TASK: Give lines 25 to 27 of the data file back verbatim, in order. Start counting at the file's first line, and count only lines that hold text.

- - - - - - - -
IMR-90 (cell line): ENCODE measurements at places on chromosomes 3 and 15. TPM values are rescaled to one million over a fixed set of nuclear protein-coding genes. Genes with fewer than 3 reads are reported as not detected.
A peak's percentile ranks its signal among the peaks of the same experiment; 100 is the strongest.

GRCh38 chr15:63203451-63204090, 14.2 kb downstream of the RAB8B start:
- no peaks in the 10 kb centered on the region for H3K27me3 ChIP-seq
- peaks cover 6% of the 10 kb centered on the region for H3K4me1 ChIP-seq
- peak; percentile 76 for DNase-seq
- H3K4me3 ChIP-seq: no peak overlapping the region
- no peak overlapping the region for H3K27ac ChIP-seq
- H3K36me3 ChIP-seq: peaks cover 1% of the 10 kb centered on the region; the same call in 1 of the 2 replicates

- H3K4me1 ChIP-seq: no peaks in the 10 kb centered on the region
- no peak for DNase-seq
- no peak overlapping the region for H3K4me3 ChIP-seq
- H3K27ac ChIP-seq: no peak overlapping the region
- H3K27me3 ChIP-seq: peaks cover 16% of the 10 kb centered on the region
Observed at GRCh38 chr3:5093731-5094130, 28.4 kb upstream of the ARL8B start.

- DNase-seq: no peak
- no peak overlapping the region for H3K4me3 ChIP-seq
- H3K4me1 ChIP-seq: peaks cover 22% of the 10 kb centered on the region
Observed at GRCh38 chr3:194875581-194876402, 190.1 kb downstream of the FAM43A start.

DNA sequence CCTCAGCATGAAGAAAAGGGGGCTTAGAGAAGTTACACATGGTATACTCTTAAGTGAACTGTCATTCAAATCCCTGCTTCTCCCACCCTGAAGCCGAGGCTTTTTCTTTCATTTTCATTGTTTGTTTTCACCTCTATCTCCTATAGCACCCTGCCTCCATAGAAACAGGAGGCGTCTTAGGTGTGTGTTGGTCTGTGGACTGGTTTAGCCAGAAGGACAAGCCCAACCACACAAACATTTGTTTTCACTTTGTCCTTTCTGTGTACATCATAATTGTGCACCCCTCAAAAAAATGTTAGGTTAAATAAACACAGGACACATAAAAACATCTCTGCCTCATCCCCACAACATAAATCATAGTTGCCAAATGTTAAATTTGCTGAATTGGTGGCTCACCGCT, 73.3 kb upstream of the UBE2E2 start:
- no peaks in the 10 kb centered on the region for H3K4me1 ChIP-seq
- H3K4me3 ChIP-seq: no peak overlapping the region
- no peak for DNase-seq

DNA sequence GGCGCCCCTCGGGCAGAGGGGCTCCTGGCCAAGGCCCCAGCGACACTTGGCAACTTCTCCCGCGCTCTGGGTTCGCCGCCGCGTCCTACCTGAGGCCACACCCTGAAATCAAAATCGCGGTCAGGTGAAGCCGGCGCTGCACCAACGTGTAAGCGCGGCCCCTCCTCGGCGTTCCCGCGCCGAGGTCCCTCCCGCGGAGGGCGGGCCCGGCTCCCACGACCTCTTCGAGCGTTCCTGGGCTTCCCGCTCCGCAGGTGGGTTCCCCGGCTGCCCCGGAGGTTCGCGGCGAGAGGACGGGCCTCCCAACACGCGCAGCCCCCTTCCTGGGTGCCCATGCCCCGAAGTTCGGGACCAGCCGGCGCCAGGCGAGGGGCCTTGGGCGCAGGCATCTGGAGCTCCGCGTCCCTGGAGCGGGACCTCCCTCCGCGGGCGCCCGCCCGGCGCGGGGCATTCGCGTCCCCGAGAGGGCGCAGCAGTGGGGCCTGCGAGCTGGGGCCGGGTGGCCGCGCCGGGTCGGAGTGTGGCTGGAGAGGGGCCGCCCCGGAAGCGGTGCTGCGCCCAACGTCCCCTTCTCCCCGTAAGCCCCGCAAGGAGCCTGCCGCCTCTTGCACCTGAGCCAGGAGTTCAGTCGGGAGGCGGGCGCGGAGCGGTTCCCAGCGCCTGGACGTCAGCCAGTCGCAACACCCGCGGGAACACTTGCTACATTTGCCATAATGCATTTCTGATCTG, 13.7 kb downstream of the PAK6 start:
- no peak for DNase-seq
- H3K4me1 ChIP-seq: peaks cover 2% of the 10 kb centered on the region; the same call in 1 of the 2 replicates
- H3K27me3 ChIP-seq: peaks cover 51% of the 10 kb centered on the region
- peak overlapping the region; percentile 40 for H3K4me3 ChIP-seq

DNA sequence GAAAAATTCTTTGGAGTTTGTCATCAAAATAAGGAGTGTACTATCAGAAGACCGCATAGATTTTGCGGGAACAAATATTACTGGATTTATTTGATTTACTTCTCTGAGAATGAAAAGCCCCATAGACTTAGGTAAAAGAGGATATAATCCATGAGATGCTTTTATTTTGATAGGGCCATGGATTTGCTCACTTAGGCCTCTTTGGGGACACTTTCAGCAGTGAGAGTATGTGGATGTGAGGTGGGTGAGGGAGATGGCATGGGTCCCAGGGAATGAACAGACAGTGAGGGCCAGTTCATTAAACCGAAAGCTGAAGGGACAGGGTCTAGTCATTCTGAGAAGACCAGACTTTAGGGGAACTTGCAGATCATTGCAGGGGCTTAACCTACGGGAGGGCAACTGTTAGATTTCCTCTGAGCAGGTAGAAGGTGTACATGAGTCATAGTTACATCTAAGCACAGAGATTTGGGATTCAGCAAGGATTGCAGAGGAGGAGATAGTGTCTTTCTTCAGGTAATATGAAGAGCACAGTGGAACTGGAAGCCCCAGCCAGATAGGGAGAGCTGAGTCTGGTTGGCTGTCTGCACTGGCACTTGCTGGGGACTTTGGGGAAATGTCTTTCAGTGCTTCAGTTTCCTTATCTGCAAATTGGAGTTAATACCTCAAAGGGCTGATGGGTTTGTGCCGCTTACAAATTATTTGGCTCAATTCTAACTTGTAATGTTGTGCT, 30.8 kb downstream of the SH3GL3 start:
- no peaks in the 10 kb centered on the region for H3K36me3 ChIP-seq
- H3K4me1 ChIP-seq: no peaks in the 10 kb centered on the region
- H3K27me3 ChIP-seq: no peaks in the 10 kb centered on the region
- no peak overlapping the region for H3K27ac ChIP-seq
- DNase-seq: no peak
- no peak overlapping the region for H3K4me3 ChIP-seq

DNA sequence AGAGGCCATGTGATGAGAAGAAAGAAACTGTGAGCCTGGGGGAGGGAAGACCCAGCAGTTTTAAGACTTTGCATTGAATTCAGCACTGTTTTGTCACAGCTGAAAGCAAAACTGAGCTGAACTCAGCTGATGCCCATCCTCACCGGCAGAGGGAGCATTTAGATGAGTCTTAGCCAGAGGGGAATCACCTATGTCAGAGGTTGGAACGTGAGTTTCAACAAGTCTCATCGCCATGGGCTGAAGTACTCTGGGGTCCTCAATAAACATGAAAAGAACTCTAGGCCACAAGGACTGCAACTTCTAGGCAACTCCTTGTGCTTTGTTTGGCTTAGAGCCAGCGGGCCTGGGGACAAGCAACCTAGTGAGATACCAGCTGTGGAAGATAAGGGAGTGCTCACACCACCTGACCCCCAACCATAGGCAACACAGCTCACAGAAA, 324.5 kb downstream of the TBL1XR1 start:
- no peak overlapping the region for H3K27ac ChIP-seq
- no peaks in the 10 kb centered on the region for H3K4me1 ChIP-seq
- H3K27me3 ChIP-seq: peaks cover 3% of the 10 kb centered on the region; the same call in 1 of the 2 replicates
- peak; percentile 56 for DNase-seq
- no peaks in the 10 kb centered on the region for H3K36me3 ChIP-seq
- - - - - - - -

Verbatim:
- no peak for DNase-seq
- H3K4me1 ChIP-seq: peaks cover 2% of the 10 kb centered on the region; the same call in 1 of the 2 replicates
- H3K27me3 ChIP-seq: peaks cover 51% of the 10 kb centered on the region